Justin Schultz re-signed with the Penguins for one year and $1.4 million in July.
By Jason Mackey / Pittsburgh Post-Gazette
With 11 goals and 44 points through 61 games — numbers that have him tied for fifth in the NHL when it comes to scoring by a defenseman — Justin Schultz should expect a hefty raise this offseason.
Exactly how big? That’s the fun part. Especially if you’re Schultz and his agent.
Schultz makes $1.4 million, the result of a one-year contract he signed in July. It’s peanuts compared to what he has produced. Betting on his ability and how it meshed within the Penguins’ system, Schultz has turned out to look awful smart..
Just look at some of these numbers that quantify how grossly underpaid Schultz is:
The top 36 earners among NHL defensemen in 2015-16 — everyone with a cap hit of $5 million or higher — were compensated an average of $167,310.92 per point produced.
Those 44 points Schultz has contributed have cost the Penguins $31,818.18 per point, which is among the best back-end bargains in hockey.
Entering games Monday, Zach Werenski of the Columbus Blue Jackets had earned $23,717.95 per point. St. Louis’ Colton Parayko made $29,612.07, followed by Brady Skjei of the New York Rangers at $29,838.71.
If you want to look at the top point producers instead of earners, San Jose’s Brent Burns (his $8 million-a-year extension starts next season) has cost the Sharks $85,970.15 per point, a decent bargain.
The Minnesota Wild’s Ryan Suter ($221,719.47) has the highest cost-per-point among the top 20 scorers, followed by Kris Letang ($213,235.29 for his 29).
It’s also important to remember that a defenseman’s ability isn’t solely quantified by how much he scores. It simply helps drive up cost for those who can. And when you’re playing as well as Schultz — whose defensive numbers are among the best league-wide for offensively gifted defensemen — that’s good news.
Another caveat: Comparing Schultz to Chicago’s Duncan Keith (cap hit of about $5.5 million) or Los Angeles’ Drew Doughty ($7 million) is also tough because, while the points might match, there’s an obvious gap in accolades and team success that will surely come up at the bargaining table.
One interesting exercise is always finding comparable contracts from similar situations, and in this case there’s an interesting one with a trade-deadline darling.
Kevin Shattenkirk signed a four-year, $17 million extension with the Blues June 26, 2013, giving him a cap hit of $4.25 million per season.
That figure should be extremely low-end for Schultz.
Consider that Shattenkirk, 24 at the time, had a high-water season of nine goals and 43 points in 2011-12, numbers that Schultz, who’ll turn 26 July 6, already has eclipsed.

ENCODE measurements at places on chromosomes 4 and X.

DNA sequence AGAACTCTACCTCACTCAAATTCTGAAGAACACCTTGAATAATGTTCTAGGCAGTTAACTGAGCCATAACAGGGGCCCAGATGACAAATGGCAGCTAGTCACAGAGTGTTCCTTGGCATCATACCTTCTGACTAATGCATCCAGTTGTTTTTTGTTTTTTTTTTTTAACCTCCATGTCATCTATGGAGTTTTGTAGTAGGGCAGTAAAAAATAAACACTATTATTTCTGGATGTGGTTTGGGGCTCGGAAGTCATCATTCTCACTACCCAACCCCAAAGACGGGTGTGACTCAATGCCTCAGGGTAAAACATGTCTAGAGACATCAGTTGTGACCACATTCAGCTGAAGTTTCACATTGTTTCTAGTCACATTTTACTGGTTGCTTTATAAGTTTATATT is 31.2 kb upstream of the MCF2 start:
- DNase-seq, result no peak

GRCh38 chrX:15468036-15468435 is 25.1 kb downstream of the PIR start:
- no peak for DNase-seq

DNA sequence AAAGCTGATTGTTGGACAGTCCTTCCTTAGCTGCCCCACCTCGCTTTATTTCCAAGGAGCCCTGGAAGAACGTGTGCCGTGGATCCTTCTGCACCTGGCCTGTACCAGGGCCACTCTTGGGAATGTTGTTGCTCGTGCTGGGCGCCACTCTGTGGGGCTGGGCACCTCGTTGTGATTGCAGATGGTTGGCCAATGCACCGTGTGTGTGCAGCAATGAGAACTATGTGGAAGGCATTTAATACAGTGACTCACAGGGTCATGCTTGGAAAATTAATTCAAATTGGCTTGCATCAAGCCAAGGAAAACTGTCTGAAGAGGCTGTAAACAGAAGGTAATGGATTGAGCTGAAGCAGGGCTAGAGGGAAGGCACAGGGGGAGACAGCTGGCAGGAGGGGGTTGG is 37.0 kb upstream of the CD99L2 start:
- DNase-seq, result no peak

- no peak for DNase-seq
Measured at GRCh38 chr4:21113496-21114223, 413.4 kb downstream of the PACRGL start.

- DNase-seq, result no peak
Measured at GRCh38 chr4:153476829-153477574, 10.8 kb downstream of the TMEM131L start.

Further, the cap back then was $64.3 million compared to $73 million now. If you apply that same rate of change to Shattenkirk’s restricted free-agent number, you arrive at $19.38 million or a cap hit in the neighborhood of $4.85 million.
The Blues also signed Shattenkirk based on future projections. Schultz is doing it now, becoming a top-five scorer while posting defensive numbers that are more than serviceable.
16-17 cap hit
Price per point
Six of the seven best defensive bargains in the NHL this season reside in the Metropolitan Division:
Other deals signed recently by restricted free agent defensemen could drive the cost even higher.
At 21, Seth Jones went six years, $32.4 million with the Blue Jackets in June, a yearly cap hit of $5.4 million. He was a pending RFA at the time.
When he signed the deal, Jones had 11 goals and 58 points in the previous three seasons combined. Defensively, Jones and Schultz have nearly identical five-on-five defensive marks, according to corsica.hockey:
• Corsi For Percentage (CF%): Schultz 52.15-Jones 52.57
• Scoring Chances-Against Per 60 (SCA60): Schultz 7.93-Jones 7.91
• Goals-Against per 60 (GA60): Schultz 2.11-Jones 2.08
Furthermore, Anaheim’s Hampus Lindholm signed a six-year, $31.5 million contract in October 2016 (cap hit of a little more than $5.2 million) coming off a 10-goal, 28-point campaign.
The incentive there is for general managers to lock up a young defenseman for below-market rates — the top 10 cap hits for NHL defensemen average $7.3 million — while overpaying slightly in the short-term.
You could also bat around the idea of Washington signing Matt Niskanen to a seven-year, $40.25 million deal July 1, 2014, after a 10-goal, 46-point season with the Penguins, but Niskanen was an unrestricted free agent and the Capitals likely overpaid for his services.
Will the Penguins have to overpay to keep Schultz? That much is to be determined, although offer sheets are tremendously uncommon.
The more likely scenario is the Penguins and Schultz settle on a number that works for both sides, the player looking for a deserved raise, the organization cognizant of its situation against the cap but also having a history of not trying to get by on the cheap.
Jason Mackey: firstname.lastname@example.org and Twitter @JMackeyPG.
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